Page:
The best answer I came up with was think of classes as lego blocks. There are basic lego blocks that you start out with, and you can build different lego blocks out of them. You then use those lego blocks to build stuff. The blocks have certain characteristics, and do certain things.
My other idea was to think of classes after a few glasses of wine. He wouldn't understand them any better, but they wouldn't be as intimidating...
• 10-30-2002
face_master

'Dog' is a class. Lassie is an instance of the class Dog. Lassie is defined like this:
Code:

`Dog Lassie; // Lassie is born!`
Lassie would have all of the dog related qualities like char * name, int weight, etc. and would have its own set of 'Dog' member functions (or "methods") for, jump(int distance), eat(), etc.
• 10-30-2002
ammar
Quote:

I am looking to actually learn something valuable in C++ scince my cs2 teacher seems to be stuck on switch statements, and it seems imo that classes is a very good thing to learn.
By the way:
I learned OOP in a couse named CS2( Into. to Computer Sciences II), and I was lucky that the teacher was not stuck on switch statements.

I think the best way is to first understand the concept of OOP, then the concept of classes and objects, then start with the coding.
• 10-30-2002
RoD
See my CS2 teacher goes slow because we have three kids in the class, myself, a buddy, and some kid i jus met, who actually GET what shes doing. Then we have 7 juniors, the rest of the ten person class, who stare at her like DERRRRRR *insert drool here*.

Instance:

kid/teacher/me

k - My program won't compile
t - *looks at it* See you didn't declare any variables.
k - Whats a variable?
m - Ok thats it. You don't know what a variable is, u goof off during class, and i'm sick of it because i am trying to actually learn something and shes stuck on if's and switches for a month because u don't get it! If you dunno what a ****ing variable is go back to visual basic and quit holding me back!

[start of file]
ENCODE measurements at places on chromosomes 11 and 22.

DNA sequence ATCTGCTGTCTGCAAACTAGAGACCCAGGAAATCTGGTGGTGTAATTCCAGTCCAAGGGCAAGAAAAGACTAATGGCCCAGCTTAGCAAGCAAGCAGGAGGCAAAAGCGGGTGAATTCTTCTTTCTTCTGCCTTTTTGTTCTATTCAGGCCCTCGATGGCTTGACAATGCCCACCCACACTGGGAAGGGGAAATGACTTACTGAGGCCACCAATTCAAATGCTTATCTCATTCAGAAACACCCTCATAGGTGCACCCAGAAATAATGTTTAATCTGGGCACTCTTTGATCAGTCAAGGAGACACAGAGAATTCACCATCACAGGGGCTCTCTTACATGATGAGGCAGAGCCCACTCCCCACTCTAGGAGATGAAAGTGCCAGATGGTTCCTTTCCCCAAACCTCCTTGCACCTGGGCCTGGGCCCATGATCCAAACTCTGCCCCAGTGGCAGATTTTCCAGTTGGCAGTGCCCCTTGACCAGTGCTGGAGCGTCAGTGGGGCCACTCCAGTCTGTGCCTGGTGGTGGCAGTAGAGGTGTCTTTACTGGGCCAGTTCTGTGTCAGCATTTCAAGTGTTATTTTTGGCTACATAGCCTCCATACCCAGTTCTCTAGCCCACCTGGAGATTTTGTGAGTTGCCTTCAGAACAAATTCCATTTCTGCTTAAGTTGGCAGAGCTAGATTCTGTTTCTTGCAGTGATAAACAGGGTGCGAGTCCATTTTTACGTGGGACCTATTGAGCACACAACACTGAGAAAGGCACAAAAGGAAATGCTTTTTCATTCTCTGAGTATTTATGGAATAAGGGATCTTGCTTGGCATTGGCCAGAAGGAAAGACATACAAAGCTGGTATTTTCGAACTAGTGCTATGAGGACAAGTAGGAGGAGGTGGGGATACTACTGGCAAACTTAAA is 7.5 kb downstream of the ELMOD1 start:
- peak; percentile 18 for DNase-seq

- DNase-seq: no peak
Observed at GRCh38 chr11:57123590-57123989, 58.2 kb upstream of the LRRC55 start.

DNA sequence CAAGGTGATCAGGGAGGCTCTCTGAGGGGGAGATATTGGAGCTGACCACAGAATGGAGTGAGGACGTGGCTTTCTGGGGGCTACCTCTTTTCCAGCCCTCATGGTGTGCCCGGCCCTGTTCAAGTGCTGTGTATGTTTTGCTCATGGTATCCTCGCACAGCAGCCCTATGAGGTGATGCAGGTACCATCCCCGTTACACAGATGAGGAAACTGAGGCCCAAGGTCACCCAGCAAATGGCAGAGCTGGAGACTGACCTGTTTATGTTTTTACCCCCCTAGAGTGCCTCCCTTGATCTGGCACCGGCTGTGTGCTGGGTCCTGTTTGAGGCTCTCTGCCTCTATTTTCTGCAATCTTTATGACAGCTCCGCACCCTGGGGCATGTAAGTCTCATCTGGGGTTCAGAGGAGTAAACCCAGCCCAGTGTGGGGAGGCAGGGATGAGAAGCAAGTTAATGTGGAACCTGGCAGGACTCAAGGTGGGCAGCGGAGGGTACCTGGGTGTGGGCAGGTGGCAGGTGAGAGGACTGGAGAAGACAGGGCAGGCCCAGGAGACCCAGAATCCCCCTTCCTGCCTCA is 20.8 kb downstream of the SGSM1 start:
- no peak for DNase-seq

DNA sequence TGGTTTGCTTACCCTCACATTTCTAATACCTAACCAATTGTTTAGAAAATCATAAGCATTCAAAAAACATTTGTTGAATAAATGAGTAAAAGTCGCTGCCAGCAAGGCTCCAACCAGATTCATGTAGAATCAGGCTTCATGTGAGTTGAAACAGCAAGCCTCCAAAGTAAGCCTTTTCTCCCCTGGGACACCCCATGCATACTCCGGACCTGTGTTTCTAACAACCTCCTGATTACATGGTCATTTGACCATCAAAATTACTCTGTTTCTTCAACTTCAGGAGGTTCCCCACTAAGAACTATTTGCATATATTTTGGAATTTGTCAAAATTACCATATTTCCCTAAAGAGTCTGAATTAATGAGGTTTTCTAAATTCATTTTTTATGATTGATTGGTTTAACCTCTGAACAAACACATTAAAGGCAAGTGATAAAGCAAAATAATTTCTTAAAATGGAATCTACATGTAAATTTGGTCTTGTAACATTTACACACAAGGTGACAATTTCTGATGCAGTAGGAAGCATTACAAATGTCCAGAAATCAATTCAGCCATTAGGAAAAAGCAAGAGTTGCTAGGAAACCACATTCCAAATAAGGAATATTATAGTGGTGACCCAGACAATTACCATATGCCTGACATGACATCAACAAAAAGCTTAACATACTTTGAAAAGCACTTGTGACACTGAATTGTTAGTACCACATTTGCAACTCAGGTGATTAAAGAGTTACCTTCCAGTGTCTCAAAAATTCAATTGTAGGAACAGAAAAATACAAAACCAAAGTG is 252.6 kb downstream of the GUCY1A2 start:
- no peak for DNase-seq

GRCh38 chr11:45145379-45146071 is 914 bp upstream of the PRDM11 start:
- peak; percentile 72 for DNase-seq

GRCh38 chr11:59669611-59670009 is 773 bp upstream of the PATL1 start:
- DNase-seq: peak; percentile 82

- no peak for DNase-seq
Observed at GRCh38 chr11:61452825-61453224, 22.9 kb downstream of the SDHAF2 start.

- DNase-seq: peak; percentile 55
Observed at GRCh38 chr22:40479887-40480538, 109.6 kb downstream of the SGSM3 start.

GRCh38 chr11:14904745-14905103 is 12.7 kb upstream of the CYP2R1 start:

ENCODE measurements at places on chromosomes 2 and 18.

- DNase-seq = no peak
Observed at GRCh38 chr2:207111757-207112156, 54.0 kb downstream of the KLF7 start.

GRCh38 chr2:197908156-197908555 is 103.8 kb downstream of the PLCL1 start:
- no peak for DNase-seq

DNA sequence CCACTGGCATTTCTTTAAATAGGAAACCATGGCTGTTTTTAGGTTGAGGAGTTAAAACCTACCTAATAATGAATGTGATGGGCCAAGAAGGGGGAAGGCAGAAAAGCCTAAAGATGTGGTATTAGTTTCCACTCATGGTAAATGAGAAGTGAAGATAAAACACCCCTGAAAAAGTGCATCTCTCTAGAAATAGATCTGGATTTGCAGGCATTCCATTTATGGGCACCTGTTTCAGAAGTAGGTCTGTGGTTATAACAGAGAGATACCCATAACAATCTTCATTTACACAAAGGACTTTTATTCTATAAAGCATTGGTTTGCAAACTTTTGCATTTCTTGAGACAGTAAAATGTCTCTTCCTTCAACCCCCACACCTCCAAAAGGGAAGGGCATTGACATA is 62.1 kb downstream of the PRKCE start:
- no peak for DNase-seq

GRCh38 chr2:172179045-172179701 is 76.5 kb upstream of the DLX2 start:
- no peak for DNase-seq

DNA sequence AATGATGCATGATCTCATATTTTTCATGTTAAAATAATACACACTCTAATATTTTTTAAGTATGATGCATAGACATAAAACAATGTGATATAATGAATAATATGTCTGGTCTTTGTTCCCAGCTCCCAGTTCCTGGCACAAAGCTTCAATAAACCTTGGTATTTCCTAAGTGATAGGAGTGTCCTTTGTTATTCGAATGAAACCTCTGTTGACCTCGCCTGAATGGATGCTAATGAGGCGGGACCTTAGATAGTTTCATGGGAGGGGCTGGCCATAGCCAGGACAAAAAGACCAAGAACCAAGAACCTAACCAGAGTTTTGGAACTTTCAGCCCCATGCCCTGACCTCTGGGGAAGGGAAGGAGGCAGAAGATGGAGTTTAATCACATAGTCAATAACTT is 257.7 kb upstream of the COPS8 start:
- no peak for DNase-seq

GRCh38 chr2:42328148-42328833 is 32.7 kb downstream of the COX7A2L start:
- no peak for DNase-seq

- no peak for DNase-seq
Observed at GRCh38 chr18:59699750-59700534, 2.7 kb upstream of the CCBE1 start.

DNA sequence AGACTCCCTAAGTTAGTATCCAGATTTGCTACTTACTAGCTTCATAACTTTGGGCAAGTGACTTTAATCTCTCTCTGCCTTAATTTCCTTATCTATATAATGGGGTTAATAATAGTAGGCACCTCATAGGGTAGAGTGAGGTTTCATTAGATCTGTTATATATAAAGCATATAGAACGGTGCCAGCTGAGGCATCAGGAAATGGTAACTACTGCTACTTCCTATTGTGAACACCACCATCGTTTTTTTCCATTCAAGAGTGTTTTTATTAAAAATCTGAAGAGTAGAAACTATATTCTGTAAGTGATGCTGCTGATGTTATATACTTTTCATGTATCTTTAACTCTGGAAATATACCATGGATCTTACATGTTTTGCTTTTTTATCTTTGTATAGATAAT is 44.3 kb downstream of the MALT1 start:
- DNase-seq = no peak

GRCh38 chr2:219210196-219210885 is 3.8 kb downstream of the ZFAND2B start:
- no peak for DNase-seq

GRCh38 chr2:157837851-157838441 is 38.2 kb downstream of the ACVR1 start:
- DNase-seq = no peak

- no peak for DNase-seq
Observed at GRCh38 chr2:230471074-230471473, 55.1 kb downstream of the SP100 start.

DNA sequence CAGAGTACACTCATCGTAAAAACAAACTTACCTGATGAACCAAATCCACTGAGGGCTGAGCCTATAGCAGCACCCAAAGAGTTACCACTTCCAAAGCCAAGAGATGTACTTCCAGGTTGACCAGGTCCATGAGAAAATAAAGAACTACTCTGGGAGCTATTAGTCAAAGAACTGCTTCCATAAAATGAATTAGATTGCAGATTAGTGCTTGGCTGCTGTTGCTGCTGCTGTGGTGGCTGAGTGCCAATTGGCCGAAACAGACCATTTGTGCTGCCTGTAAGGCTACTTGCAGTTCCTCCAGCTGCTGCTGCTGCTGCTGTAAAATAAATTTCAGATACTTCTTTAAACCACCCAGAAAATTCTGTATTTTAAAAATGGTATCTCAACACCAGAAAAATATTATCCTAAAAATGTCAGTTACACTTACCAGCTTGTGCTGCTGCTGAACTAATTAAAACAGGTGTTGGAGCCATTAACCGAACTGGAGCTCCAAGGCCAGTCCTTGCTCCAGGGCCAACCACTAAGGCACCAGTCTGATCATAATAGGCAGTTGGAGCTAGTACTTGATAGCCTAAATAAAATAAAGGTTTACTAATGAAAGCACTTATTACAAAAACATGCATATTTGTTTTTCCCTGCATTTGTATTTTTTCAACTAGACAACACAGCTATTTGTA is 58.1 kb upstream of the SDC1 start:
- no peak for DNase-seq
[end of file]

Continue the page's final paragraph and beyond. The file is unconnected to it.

...i got detention, but you see my point.
• 10-30-2002
golfinguy4
People move at different speeds. You have to accept this. If you don't and continue to whine about it, you only appear arrogant and idiotic.
• 10-30-2002
Cheeze-It
Quote:

m - Ok thats it. You don't know what a variable is, u goof off during class, and i'm sick of it because i am trying to actually learn something and shes stuck on if's and switches for a month because u don't get it! If you dunno what a ****ing variable is go back to visual basic and quit holding me back!

...i got detention, but you see my point.
And that's why nerds get shoved in lockers...
• 10-30-2002
RoD
>>People move at different speeds. You have to accept this. If you don't and continue to whine about it, you only appear arrogant and idiotic.

I do agree, but u gotta admit at the level of c++, being their second year of programming, the class should not be halted for like 20 minutes(we only have 40) to explain to slackers what a f'n variable is and why they need it.

It would be different if they payed attention but they shoot spitballs and fart all damn period, joy to have in class.
• 10-30-2002
salvelinus
I've substitute taught at high schools. A lot of classes were like that.
If it's second year, maybe slackers who can't hack it shouldn't be allowed to take the course until they can.
• 10-30-2002
RoD
>>If it's second year, maybe slackers who can't hack it shouldn't be allowed to take the course until they can.

exactly, they are holding the class back from what i need to know for college!
• 10-30-2002
RoD
Quote:

Lassie would have all of the dog related qualities like char * name, int weight, etc. and would have its own set of 'Dog' member functions (or "methods") for, jump(int distance), eat(), etc.
That kind of lost me, can u elaborate?